(Photo courtesy of NetPS Plant Finder)
Height: 20 feet
Spread: 24 inches
Hardiness Zone: 6
Other Names: Southern Fox Grape
This native variety is well suited for warm, humid climates and has excellent disease resistance; late summer berries great for eating, preserves, or wine; use as a screen for arbors or winding along fences, requires regular pruning and full sun
Muscadine Grape is primarily grown for its highly ornamental fruit. It produces abundant clusters of deep purple grapes with black overtones in late summer. It has green foliage which emerges coppery-bronze in spring. The serrated heart-shaped leaves turn yellow in fall. The flowers are not ornamentally significant.
This plant is primarily grown as an ornamental, but it's also valued for its edible qualities. The small round sweet fruit is most often used in the following ways:
Muscadine Grape is a dense multi-stemmed deciduous woody vine with a twining and trailing habit of growth. Its relatively coarse texture can be used to stand it apart from other landscape plants with finer foliage.
This is a high maintenance woody vine that will require regular care and upkeep, and requires a special pruning regimen to reliably produce fruit; consult a specific reference guide or contact the store for proper pruning techniques. It is a good choice for attracting birds to your yard. Gardeners should be aware of the following characteristic(s) that may warrant special consideration;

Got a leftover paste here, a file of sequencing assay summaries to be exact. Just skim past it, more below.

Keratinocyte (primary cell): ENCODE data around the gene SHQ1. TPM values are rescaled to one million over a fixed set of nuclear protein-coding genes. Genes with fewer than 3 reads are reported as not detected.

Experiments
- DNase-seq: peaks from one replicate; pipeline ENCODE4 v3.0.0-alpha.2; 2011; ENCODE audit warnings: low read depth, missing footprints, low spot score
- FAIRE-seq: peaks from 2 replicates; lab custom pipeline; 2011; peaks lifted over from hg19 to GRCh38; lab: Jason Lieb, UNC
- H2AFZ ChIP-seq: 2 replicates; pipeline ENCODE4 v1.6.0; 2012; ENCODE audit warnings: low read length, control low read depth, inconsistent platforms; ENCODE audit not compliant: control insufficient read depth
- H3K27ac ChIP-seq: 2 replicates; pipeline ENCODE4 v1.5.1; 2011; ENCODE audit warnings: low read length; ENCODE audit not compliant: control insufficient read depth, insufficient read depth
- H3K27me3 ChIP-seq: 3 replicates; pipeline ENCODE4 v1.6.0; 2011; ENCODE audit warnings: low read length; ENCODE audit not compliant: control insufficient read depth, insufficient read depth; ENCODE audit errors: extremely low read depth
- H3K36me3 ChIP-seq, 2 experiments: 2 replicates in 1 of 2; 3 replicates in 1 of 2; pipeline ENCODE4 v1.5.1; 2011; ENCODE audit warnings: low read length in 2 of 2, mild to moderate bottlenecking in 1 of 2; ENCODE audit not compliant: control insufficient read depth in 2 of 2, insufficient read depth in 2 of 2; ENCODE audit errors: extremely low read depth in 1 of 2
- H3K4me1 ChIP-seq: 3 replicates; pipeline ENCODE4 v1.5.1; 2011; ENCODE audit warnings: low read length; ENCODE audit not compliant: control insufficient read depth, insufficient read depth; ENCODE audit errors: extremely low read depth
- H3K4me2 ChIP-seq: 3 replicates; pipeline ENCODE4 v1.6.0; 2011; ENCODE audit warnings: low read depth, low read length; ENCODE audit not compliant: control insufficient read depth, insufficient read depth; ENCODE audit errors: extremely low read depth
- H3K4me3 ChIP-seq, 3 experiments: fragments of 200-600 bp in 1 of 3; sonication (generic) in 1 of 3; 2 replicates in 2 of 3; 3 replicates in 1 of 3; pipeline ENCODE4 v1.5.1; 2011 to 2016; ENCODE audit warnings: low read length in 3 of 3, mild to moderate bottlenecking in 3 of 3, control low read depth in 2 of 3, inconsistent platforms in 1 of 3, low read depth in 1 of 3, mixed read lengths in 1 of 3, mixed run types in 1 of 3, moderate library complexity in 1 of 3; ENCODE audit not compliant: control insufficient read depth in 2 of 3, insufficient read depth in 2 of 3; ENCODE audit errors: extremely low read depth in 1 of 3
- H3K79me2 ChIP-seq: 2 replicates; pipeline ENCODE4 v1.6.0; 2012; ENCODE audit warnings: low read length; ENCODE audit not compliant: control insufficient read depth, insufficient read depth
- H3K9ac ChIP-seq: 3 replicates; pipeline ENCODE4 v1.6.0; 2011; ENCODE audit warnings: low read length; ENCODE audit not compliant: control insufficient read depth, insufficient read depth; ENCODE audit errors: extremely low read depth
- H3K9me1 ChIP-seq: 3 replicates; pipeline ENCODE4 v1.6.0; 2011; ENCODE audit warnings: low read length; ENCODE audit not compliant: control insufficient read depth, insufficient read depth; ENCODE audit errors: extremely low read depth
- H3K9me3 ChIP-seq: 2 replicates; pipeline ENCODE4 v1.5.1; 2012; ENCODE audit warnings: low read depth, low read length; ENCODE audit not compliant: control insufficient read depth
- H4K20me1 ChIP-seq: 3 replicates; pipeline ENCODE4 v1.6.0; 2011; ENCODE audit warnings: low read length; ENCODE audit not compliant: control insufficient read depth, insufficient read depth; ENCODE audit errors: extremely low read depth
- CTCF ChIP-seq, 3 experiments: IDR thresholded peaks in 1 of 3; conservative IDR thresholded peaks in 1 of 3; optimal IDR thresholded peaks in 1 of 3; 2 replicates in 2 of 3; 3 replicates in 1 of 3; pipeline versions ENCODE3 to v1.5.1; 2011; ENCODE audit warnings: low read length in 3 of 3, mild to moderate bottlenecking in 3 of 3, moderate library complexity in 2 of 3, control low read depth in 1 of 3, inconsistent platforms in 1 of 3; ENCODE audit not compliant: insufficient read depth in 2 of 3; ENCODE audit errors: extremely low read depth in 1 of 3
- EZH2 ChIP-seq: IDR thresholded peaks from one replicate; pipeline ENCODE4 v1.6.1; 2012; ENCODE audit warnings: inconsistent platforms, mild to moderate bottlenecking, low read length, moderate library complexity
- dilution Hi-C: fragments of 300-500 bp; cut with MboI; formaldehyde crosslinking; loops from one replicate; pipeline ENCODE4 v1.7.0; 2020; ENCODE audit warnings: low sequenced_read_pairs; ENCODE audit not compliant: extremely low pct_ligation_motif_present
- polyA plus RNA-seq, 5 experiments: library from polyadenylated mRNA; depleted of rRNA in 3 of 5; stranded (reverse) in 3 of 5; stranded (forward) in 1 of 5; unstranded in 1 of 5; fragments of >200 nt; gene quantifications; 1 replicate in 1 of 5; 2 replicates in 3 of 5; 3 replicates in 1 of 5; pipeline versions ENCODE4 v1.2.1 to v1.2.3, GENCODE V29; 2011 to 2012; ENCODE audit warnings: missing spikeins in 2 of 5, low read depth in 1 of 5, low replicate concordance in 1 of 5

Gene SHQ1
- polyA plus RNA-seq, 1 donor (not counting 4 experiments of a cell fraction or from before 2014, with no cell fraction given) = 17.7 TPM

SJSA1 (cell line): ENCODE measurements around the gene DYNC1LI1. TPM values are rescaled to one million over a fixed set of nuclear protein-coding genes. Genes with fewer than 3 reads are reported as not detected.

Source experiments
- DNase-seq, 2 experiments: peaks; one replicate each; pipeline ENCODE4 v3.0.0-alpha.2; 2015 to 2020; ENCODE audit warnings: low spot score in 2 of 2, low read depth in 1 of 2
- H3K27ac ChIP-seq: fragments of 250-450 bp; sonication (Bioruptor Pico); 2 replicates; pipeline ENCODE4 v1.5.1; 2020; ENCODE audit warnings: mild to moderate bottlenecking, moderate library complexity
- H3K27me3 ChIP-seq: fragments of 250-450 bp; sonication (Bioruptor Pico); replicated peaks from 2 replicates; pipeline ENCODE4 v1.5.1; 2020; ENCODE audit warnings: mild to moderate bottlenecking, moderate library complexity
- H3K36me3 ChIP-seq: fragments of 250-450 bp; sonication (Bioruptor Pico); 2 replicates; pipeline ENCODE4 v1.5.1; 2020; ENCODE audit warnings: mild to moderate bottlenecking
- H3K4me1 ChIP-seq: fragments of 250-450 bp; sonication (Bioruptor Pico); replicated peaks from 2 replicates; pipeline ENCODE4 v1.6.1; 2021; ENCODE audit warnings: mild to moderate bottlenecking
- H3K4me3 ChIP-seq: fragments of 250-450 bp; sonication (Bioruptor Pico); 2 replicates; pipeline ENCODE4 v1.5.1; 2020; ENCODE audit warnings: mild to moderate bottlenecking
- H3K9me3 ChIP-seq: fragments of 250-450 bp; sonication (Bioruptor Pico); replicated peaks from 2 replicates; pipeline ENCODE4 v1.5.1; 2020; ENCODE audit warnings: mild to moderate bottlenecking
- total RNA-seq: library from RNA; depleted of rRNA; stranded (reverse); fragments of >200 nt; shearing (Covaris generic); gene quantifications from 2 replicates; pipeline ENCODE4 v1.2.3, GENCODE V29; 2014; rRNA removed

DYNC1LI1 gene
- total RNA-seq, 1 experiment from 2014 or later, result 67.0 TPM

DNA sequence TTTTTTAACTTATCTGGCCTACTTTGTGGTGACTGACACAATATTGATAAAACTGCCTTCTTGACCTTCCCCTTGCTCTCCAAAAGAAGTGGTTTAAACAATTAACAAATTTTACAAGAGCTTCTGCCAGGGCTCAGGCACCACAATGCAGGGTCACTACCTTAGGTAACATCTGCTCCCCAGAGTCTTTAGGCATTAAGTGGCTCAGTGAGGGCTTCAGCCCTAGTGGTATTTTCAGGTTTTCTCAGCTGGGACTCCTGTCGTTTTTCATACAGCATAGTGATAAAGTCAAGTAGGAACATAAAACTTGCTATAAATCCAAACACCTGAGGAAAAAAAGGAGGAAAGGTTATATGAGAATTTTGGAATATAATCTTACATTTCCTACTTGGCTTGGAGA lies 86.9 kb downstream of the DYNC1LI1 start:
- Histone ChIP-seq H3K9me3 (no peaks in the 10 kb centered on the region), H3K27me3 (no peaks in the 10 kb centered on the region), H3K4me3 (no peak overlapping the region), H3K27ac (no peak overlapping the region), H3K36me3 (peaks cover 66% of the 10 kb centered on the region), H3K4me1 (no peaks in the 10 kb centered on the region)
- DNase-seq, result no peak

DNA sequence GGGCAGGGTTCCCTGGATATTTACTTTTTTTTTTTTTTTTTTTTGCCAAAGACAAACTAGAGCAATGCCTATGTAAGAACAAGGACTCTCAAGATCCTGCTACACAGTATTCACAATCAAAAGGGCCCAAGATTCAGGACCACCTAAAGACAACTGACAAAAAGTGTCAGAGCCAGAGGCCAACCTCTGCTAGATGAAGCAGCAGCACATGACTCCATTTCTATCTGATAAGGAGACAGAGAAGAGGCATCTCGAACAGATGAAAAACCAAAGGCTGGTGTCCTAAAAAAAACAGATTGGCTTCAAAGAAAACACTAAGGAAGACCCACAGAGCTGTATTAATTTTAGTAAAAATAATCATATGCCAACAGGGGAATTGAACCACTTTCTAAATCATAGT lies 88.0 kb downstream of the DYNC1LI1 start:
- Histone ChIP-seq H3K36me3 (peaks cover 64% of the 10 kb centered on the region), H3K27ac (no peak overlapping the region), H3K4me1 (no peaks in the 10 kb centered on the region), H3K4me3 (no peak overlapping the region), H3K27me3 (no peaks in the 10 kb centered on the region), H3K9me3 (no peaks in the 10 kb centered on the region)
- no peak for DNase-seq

Muscadine Grape is recommended for the following landscape applications;
Planting & Growing
Muscadine Grape will grow to be about 20 feet tall at maturity, with a spread of 24 inches. As a climbing vine, it should be planted next to a fence, trellis or other rigid structure where it can be trained to grow upwards on it. It grows at a fast rate, and under ideal conditions can be expected to live for approximately 20 years. This is a self-pollinating variety, so it doesn't require a second plant nearby to set fruit.
This woody vine should only be grown in full sunlight. It does best in average to evenly moist conditions, but will not tolerate standing water. It is very fussy about its soil conditions and must have sandy, acidic soils to ensure success, and is subject to chlorosis (yellowing) of the leaves in alkaline soils. It is somewhat tolerant of urban pollution. Consider applying a thick mulch around the root zone in winter to protect it in exposed locations or colder microclimates. This species is native to parts of North America.